What? Am I psychic, or does my attempt to make a logically connected hypothesis just blow my own mind? In yesterday’s post, I linked the politics of veganism to that of agribusiness by way of what I thought was a coincidental connection… An article by President Obama’s Personal Trainer, Cornell McClellan.

Shocker! News just floated my way that Mr. McClellan just happens to also be a vegan advocate! An ABC affiliate reports (emphasis mine):

“For three years, [Cornell McClellan] served on the inter-national(sic) board for Earth Save, an organization founded by John Robbins, author of “Diet for a New America.” Their mission is to bring the world closer to a plant-based lifestyle. He was a member of Roots of Peace, a Chicago-based vegan group, whose mission is to educate the children and community about the benefits of a vegan lifestyle.” –ABC News Chicago

Well now does’t that put this hokum visual of your insides rotting in a bit of melodramatic context? “Eating a steak three times a day can potentially whittle your waistline, but the impact it’s having on your insides might not be as attractive”

The other main idea I proposed in the article was that religious folks often have an axe to grind with paleolithic diets because of the reliance on adaptive principles of Darwinian evolution. And double shocker:

Cornell’s Statement of Commitment
“I want clients to understand what needs to be done, and to commit to doing it. Living a healthy life is just one way to give thanks to God for the life He has given us.”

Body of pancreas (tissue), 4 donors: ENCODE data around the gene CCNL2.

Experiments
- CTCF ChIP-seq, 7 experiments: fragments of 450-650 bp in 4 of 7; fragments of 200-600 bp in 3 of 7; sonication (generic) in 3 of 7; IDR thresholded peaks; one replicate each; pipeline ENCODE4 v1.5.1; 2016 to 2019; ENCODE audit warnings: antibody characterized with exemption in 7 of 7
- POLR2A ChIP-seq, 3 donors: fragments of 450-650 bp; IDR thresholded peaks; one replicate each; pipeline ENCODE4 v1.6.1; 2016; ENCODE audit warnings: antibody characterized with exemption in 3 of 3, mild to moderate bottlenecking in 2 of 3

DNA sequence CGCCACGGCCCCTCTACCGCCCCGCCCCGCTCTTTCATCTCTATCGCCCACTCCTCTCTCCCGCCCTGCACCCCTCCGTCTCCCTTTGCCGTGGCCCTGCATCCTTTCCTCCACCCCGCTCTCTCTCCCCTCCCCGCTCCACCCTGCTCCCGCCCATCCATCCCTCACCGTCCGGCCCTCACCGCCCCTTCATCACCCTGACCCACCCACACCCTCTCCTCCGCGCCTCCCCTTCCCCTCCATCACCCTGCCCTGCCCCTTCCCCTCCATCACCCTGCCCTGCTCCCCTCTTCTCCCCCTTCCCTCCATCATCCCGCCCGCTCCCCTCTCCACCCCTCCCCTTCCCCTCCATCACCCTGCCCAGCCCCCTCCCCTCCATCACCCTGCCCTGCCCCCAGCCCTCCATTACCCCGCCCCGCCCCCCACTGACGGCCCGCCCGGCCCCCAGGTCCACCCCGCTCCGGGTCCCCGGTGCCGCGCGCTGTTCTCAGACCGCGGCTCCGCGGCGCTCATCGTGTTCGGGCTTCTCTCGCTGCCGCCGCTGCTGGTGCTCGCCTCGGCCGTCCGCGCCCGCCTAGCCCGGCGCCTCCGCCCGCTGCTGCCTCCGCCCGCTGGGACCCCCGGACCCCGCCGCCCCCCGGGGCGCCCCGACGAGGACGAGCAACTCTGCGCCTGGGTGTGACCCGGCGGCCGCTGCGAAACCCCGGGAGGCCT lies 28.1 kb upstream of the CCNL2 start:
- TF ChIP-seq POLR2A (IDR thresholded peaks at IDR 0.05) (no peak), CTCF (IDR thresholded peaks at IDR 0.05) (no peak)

Now, I can’t say that Mr. McClellan is a Creationist at this point. However, the implications of the statement that “God” has “given us” life are many. It hints strongly at the negation of adaptation in human evolution. Notions of a creator god don’t allow room for evolution to happen in an adaptive way. Unlike the release of Darwin’s 1959 1859 work, “On the Origin of Species”, the paleo diet has a very real and visceral day-to-day meaning to people. Using the logical framework of a paleo approach tends to inherently keep the logic of evolution in one’s mind. Like Darwin’s book, paleo has the potential to cause further erosion of beliefs in Creationist myths and the anti-adaptationist motives of ID.

The new information on McClellan’s vegan advocacy adds another dimension to the lack of journalistic integrity in his original article. With this new light, the attempts to berate paleolithic diets by completely sensationalized rhetoric is amplified by concealing a very significant motivational bias. Sinister may be too strong of a word, but hiding a vegan advocacy agenda behind a nutritional propaganda is, to borrow the words of Mr. McClellan, “somewhat questionable”. Is that enough to qualify for “shill” status? You tell me.

UPDATE: November 7, 2010